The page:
Having supportive co-workers may help you live longer than counterparts without, while support from the boss appears to make no difference, said researchers from Israel in a study published in the May issue of the journal Health Psychology.

Researchers from Tel Aviv University found that the link between living longer and the effect of having a supportive peer network was strongest among those aged between 38 and 43.

But when they looked at another aspect of workplace stress, they were surprised to find that having more control over one’s work appears to increase the chance of living longer for men, but to decrease it for women.

For their prospective study, research leader Dr Arie Shirom, a professor in the Faculty of Management, and colleagues examined records of health exams carried out in 1988 in 820 workers referred for routing screening through their workplace health maintenance organization (HMO).

HMO is a form of managed care provided through employers, who in this study included some of Israel’s largest health care, utility, finance, insurance and manufacturing companies.

The health screenings included measures of socioeconomic, behavioral, and biological risk factors, plus a measure used to assess workplace factors, called the Job-Demand-Control-Support (JDC-S) questionnaire which includes items on workload, control, decision authority, peer and supervisor social support.

In the JDC-S model, peer social support is rated high if you report that your co-workers are friendly and helpful in solving problems. Control and decision authority is rated high if you report being able to use your initiative, having opportunities to make best use of your skills, and being free decide how to go about and accomplish your work tasks.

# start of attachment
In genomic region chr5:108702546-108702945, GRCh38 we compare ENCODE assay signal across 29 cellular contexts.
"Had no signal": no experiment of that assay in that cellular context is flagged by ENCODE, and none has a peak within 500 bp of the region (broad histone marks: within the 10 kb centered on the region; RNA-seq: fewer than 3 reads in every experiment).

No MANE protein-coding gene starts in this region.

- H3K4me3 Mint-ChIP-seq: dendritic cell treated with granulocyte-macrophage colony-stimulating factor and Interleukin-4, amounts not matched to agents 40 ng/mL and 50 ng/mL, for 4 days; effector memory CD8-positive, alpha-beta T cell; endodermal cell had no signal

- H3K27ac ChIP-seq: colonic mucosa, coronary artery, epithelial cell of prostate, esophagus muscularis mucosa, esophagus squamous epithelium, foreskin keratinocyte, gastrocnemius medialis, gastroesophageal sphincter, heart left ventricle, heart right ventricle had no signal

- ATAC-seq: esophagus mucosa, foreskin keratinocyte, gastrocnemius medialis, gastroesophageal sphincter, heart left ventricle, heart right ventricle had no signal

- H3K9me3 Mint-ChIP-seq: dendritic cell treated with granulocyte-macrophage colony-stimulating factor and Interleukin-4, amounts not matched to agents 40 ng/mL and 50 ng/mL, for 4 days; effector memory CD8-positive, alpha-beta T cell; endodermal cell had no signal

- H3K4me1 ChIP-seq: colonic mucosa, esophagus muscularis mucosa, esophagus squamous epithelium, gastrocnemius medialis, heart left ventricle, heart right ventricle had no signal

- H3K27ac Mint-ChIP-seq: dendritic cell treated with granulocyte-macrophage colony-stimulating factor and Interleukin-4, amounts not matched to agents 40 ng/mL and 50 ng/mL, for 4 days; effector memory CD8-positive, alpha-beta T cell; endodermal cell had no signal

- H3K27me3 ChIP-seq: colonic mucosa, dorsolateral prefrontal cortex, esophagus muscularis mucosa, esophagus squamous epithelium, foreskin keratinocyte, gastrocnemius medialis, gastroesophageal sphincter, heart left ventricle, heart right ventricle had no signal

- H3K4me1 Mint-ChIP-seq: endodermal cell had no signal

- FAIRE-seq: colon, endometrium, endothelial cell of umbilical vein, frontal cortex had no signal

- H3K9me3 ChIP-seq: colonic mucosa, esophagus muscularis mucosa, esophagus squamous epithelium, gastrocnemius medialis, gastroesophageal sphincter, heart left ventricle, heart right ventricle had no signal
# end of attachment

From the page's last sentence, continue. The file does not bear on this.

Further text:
One third of the participants were female, 80% were married with children, and 45% had at least 12 years of formal education. The sample did not include people who were referred for health screening because of suspected physical or mental health problems.

The computerized HMO records also enabled the researchers to track deaths among the 820 workers for the next 20 years, until 2008.

Using a statistical tool called Cox regression models, after adjusting for known physiological and behavioral factors captured in the records, the researchers then looked for links between the JDC-S workplace components and risk of death.

Examples of potential risk factors they were able to adjust for included levels of total cholesterol, triglycerides and glucose, body mass index (BMI), blood pressure, alcohol consumption, smoking, symptoms of depression and anxiety, and hospitalizations.

The results showed that:

  • 53 of the participants died during the follow-up period.
  • The risk of death (from all causes) was significantly lower for those workers reporting high levels of peer social support.
  • The strongest effect was among those who were between 38 and 43 years old in 1988, the baseline of the study.
  • Higher levels of control appeared to reduce the risk of death for men but increase it for women.

Surprisingly, whether people had a supportive or unsupportive boss appeared to make no difference to their risk of death.

The researchers wrote that “peer social support, which could represent how well a participant is socially integrated in his or her employment context, is a potent predictor of the risk of all causes of mortality”.

An additional, and unexpected finding, was “that the effect of control on mortality risk was positive for the men but negative for the women,” they added.

Speculating on why workplace control might have a protective effect for men but not for women, Shirom said perhaps it was because most of their participants were blue collar workers, where high levels of control tend to be found mostly in jobs held by men but not in jobs held by women.

“Providing partial support to our finding, a past study found that for women in blue-collar jobs, having low levels of control does not increase their risk of becoming ill with stress-related disorders,” he added.

One criticism that could be aimed at the study is that the researchers did not look at how changes in workload, control or support changed over the follow-up (because this was not available to them).

However, in their defence, Shirom argued that this was probably a minor limitation because studies have consistently shown that workload, control and support characteristics of jobs tend to be stable over time.

“Work-based predictors of mortality: A 20-year follow-up of healthy employees.”
Shirom, Arie; Toker, Sharon; Alkaly, Yasmin; Jacobson, Orit; Balicer, Ran
Health Psychology, Vol 30 (3), May 2011, 268-275.
DOI: 10.1037/a0023138

Additional source: American Psychological Association.

Written by: Catharine Paddock, PhD